|Trinidad and Tobago||1 August 1973 (Founder)||1,227,505||5,128||27,016||$21,194||0.766||Trinidad and Tobago Dollar||English|
In July 1999, Anguilla once again became involved with CARICOM when it gained associate membership. Before this, Anguilla had briefly been a part of CARICOM (1974–1980) as a constituent of the full member state of Saint Christopher-Nevis-Anguilla.
The Bahamas (1973-1983)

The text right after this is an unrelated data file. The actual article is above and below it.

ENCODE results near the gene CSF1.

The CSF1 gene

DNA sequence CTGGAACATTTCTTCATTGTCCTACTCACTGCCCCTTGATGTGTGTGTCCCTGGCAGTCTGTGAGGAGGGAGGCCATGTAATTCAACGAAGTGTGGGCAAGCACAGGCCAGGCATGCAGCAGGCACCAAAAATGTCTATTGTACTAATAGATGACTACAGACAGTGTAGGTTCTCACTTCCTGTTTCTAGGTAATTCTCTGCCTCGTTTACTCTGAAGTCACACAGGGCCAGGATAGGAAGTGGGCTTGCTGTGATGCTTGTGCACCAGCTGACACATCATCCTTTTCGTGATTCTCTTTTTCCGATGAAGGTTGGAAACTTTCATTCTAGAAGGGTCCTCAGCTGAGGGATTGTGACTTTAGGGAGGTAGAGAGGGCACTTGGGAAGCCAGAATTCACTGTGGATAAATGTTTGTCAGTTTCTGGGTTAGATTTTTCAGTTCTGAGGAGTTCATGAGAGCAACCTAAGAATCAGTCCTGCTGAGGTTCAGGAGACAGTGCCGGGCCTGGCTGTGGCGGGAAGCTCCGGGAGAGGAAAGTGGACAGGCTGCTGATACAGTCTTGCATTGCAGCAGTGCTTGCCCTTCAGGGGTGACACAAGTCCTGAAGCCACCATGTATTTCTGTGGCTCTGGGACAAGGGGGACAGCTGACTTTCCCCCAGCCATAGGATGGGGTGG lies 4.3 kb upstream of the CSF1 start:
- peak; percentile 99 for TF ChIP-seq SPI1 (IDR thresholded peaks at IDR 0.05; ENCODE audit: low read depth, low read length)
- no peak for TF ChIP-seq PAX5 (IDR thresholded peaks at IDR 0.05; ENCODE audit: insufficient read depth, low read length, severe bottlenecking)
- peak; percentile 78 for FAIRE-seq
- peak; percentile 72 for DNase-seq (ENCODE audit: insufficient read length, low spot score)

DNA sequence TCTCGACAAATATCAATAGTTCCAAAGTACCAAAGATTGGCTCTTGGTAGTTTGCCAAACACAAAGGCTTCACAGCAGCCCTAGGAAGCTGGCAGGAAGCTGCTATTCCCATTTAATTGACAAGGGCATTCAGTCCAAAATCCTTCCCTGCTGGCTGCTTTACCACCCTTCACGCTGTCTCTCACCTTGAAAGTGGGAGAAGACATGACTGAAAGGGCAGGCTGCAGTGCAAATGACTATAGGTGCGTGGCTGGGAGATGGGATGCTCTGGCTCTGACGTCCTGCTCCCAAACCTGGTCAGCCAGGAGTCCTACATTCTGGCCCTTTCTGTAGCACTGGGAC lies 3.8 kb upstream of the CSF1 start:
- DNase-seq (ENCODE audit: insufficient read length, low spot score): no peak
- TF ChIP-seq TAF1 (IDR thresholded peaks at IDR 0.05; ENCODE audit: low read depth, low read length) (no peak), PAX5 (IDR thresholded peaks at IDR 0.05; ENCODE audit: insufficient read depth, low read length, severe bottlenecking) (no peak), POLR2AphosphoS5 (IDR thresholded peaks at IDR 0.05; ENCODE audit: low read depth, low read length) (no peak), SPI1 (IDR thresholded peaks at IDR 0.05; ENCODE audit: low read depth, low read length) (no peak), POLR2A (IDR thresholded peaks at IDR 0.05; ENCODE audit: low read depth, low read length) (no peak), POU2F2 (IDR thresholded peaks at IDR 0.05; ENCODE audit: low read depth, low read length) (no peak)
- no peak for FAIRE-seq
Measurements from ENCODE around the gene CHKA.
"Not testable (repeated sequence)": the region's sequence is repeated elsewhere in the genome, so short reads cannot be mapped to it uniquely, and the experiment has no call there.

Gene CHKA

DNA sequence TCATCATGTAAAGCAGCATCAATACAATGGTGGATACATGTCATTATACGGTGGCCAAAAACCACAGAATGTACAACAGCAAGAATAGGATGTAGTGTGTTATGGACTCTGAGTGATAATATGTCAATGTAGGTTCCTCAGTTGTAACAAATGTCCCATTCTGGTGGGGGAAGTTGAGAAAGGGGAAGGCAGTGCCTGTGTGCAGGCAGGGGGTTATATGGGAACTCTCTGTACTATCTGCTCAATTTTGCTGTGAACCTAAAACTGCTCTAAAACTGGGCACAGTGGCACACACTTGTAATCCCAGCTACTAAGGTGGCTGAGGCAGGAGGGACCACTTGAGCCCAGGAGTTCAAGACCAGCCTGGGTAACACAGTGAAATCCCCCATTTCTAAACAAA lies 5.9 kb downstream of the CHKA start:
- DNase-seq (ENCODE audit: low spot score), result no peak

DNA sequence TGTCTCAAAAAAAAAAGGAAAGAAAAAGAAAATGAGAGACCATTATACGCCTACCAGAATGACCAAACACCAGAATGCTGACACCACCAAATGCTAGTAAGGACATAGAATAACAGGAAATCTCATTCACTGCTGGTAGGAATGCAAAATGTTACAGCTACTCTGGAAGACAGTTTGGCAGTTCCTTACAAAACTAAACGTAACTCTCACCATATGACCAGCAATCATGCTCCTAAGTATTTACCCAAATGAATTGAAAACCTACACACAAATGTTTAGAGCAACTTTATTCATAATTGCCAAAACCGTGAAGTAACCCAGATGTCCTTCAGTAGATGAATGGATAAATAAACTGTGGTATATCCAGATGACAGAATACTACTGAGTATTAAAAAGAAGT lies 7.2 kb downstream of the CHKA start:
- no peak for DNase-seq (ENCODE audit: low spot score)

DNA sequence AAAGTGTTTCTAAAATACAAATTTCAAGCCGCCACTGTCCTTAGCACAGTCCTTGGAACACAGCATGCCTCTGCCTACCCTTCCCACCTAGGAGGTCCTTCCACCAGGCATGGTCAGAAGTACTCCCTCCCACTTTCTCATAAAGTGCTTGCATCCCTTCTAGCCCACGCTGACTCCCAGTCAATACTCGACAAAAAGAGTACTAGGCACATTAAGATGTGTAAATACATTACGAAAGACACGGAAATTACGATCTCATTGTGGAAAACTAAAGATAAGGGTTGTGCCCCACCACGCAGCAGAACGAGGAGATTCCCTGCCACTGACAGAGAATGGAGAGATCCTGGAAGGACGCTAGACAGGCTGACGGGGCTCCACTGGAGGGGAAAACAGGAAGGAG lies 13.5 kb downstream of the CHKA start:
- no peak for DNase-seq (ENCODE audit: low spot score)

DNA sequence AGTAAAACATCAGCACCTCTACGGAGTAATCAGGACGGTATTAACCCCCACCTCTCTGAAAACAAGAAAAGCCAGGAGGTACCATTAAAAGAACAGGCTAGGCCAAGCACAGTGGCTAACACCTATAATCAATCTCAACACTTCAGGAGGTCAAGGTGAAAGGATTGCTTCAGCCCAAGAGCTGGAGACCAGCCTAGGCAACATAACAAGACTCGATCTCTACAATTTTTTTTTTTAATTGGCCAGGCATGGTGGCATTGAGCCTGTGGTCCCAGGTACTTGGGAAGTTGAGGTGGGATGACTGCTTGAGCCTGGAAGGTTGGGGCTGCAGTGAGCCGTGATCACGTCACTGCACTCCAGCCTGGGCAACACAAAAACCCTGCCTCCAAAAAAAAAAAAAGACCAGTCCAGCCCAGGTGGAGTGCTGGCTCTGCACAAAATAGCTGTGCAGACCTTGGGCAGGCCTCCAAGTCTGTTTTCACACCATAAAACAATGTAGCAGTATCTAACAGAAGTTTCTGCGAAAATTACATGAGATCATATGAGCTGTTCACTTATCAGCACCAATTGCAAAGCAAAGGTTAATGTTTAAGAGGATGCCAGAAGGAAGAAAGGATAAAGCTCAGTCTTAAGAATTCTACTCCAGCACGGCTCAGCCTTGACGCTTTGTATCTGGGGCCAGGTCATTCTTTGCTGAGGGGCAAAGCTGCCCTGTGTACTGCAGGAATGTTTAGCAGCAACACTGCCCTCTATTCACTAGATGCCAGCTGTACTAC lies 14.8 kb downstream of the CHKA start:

The Bahamas had begun participating in the regional cooperation and integration movement when it began attending the Heads of Government Conferences of the Commonwealth Caribbean in 1966. This practice continued even after the establishment of CARIFTA, of which The Bahamas was never a member, with The Bahamas being involved in educational cooperation and Committees established to deepen financial cooperation among CARIFTA states and the Bahamas and to transform CARIFTA into the Caribbean Community. In particular, The Bahamas was even included in a Committee of Attorneys-General tasked with examining the legal implications of forming the Caribbean Community and to draw up a draft Treaty for its formation. In April 1973, at the final meeting of the Commonwealth Caribbean Heads of Government before the establishment of the Caribbean Community, the Conference welcomed the upcoming independence of The Bahamas in July 1973 and looked forward to its participation in the Caribbean Community. In late 1974, the Bahamas (as well as Haiti and Suriname) indicated that it would like to join the Community. Bahamian involvement with the Caribbean Community and regional integration continued in the same form after independence and the establishment of CARICOM as had occurred since 1966, with The Bahamas attending the second meeting of the CARICOM Heads of Government Conference in 1975 and being involved in the setting up of a special Inter-Governmental Committee on university education. In fact, the original Treaty of Chaguaramas (In Chapter I, Article 2) provided for The Bahamas to automatically join the Caribbean Community and Common Market upon application, with the Bahamas being listed alongside the actual member states as being a state to which membership of the Community may be open to. The final Conference of the Heads of Government of the Caribbean Community and The Bahamas at which this informal participation by The Bahamas continued was November 1982 Conference in Jamaica. At the next Conference, The Bahamas was formally admitted as a member of the Community.